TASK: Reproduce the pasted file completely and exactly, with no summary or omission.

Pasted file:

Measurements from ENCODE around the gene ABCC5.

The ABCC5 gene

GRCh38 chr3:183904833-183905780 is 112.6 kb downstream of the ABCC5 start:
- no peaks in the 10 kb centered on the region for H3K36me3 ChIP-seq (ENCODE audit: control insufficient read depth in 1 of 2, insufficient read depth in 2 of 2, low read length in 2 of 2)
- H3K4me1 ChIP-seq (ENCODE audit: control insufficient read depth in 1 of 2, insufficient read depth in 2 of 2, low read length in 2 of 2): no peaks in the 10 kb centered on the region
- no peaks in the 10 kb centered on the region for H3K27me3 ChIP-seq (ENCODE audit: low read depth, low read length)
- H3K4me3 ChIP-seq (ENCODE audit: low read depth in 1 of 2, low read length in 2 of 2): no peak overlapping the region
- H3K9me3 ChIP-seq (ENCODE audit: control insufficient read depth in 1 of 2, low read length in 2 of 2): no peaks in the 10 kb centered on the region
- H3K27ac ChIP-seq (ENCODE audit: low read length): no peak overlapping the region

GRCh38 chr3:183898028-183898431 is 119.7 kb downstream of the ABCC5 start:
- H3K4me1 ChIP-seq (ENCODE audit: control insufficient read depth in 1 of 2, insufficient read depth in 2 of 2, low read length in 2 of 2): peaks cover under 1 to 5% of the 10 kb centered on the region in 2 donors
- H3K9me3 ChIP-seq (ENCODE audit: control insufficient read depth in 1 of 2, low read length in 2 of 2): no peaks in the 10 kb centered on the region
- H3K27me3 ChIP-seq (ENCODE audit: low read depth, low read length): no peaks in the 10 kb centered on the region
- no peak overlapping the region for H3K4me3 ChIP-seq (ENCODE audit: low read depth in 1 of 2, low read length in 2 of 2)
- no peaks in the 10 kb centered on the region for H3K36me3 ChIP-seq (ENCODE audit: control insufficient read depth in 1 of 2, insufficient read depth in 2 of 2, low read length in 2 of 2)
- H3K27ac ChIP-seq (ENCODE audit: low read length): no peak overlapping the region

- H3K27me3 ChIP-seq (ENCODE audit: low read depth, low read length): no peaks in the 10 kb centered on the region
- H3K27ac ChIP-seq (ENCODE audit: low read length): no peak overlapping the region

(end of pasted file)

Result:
Measurements from ENCODE around the gene ABCC5.

The ABCC5 gene

GRCh38 chr3:183904833-183905780 is 112.6 kb downstream of the ABCC5 start:
- no peaks in the 10 kb centered on the region for H3K36me3 ChIP-seq (ENCODE audit: control insufficient read depth in 1 of 2, insufficient read depth in 2 of 2, low read length in 2 of 2)
- H3K4me1 ChIP-seq (ENCODE audit: control insufficient read depth in 1 of 2, insufficient read depth in 2 of 2, low read length in 2 of 2): no peaks in the 10 kb centered on the region
- no peaks in the 10 kb centered on the region for H3K27me3 ChIP-seq (ENCODE audit: low read depth, low read length)
- H3K4me3 ChIP-seq (ENCODE audit: low read depth in 1 of 2, low read length in 2 of 2): no peak overlapping the region
- H3K9me3 ChIP-seq (ENCODE audit: control insufficient read depth in 1 of 2, low read length in 2 of 2): no peaks in the 10 kb centered on the region
- H3K27ac ChIP-seq (ENCODE audit: low read length): no peak overlapping the region

GRCh38 chr3:183898028-183898431 is 119.7 kb downstream of the ABCC5 start:
- H3K4me1 ChIP-seq (ENCODE audit: control insufficient read depth in 1 of 2, insufficient read depth in 2 of 2, low read length in 2 of 2): peaks cover under 1 to 5% of the 10 kb centered on the region in 2 donors
- H3K9me3 ChIP-seq (ENCODE audit: control insufficient read depth in 1 of 2, low read length in 2 of 2): no peaks in the 10 kb centered on the region
- H3K27me3 ChIP-seq (ENCODE audit: low read depth, low read length): no peaks in the 10 kb centered on the region
- no peak overlapping the region for H3K4me3 ChIP-seq (ENCODE audit: low read depth in 1 of 2, low read length in 2 of 2)
- no peaks in the 10 kb centered on the region for H3K36me3 ChIP-seq (ENCODE audit: control insufficient read depth in 1 of 2, insufficient read depth in 2 of 2, low read length in 2 of 2)
- H3K27ac ChIP-seq (ENCODE audit: low read length): no peak overlapping the region

- H3K27me3 ChIP-seq (ENCODE audit: low read depth, low read length): no peaks in the 10 kb centered on the region
- H3K27ac ChIP-seq (ENCODE audit: low read length): no peak overlapping the region